Is chocolate on track to go extinct in 40 years? And the underlying question is…

 In Lifestyle

Interesting piece of news in the Business Insider. University of California and Mars company announced a partnership to develop new GMO crops using CRISPR technology that could survive potential threats of new pests and lack of water related to climate change.

Using GMO plants that are more resistant (and more productive) in cocoa agriculture is not at experimental phase. Few years ago, Ivory coast researchers already released the ‘Mercedes’ cocoa crop which nickname was given after its capacity to grow much faster than ever. Currently, most of the farmers in Ivory Coast can’t afford buying them and are dependant of the Government or a major actor like Nestle to supply the providential crops.

Then, that raises another underlying question “What are the risks associated with increasing the GMO cocoa production in Ivory Coast and elsewhere to supply the world’s demand?”

What risks we should consider to assess:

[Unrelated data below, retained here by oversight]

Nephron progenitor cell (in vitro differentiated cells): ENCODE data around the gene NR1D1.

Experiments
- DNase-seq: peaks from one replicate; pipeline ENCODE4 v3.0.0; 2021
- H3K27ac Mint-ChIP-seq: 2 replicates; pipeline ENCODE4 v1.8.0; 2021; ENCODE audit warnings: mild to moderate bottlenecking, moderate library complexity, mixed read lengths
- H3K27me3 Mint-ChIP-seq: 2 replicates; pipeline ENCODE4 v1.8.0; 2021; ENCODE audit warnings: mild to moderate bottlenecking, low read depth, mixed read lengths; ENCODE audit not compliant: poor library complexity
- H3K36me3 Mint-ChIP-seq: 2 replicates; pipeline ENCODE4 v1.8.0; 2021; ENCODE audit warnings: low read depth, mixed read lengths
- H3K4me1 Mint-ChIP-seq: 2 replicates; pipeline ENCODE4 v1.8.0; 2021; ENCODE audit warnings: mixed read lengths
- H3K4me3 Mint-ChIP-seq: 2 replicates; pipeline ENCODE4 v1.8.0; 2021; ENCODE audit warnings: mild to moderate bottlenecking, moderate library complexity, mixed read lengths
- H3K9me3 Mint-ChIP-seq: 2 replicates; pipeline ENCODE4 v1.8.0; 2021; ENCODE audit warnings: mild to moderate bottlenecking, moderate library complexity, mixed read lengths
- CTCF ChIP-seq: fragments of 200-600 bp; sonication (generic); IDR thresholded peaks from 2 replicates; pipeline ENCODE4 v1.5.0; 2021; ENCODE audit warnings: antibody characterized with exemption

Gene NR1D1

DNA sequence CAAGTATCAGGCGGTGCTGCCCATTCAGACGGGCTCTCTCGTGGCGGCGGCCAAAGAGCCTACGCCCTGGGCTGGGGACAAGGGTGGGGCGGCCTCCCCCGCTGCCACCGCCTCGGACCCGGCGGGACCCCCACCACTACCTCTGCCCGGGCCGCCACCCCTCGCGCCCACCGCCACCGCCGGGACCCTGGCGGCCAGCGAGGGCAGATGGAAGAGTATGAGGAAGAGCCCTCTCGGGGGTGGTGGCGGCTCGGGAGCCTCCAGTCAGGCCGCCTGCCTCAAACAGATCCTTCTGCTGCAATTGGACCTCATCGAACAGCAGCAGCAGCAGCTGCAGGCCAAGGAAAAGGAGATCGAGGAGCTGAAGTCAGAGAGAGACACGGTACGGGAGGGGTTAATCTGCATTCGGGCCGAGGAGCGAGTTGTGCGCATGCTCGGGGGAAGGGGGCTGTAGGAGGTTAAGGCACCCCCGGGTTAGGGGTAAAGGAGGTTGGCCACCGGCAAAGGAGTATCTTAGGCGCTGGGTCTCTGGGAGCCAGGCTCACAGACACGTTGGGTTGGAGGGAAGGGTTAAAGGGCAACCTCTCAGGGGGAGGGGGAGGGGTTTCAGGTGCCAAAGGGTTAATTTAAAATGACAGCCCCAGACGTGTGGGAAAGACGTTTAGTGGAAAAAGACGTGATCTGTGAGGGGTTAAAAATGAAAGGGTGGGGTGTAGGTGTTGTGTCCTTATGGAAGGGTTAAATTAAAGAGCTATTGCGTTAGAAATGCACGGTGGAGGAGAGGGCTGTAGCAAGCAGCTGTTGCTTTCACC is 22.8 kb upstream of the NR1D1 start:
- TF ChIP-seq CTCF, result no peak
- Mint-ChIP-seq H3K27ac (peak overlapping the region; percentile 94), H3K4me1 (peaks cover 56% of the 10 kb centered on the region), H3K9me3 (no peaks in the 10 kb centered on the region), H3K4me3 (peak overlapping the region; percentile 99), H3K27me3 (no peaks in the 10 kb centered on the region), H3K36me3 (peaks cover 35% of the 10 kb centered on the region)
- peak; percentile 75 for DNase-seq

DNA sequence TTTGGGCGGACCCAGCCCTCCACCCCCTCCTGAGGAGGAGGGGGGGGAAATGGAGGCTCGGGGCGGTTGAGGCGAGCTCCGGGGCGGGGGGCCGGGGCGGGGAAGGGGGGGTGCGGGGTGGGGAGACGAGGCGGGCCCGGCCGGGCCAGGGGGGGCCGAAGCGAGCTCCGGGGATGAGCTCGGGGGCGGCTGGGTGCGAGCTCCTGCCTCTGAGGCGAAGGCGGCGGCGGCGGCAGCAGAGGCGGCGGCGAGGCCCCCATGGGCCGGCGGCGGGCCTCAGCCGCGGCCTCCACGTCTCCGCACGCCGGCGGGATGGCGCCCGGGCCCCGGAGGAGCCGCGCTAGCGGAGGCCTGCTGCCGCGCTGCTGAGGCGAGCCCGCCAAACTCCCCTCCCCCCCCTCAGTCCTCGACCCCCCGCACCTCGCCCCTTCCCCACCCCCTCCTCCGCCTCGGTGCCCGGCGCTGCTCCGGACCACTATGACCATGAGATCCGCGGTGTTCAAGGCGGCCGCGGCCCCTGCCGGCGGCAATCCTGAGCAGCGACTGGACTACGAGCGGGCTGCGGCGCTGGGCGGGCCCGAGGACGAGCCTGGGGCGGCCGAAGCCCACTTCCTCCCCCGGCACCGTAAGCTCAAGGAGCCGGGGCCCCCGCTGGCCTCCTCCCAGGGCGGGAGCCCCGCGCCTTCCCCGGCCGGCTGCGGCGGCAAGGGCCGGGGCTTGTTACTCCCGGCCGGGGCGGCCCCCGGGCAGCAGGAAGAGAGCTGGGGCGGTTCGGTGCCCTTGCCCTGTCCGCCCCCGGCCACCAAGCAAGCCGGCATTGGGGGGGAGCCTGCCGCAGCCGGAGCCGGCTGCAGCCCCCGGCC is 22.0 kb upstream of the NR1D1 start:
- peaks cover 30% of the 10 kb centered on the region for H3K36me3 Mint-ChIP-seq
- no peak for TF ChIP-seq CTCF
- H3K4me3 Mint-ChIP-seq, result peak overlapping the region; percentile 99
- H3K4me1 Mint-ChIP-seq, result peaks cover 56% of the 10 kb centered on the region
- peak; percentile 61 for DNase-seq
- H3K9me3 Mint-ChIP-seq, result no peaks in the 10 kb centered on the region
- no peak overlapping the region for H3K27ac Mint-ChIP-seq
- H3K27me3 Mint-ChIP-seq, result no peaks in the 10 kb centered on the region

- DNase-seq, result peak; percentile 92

1. Disappearence of other aromatic cocoa varieties replaced by a single dominant GMO cocoa crop
  2. Food security: increased dependancy to only one crop would make the whole production more vulnerable to a resistant pest. (cg. Potato crisis in Ireland in 1845)
  3. Producers dependency to seeds/crops suppliers and risk of a major actor monopoly.

Also, if the hypothesis of a chocolate extinction in 40 years due to the impact of climate change is to be true, chocolate lovers should worry about seeing chocolate diversity dramatically decrease in the coming years way before that.

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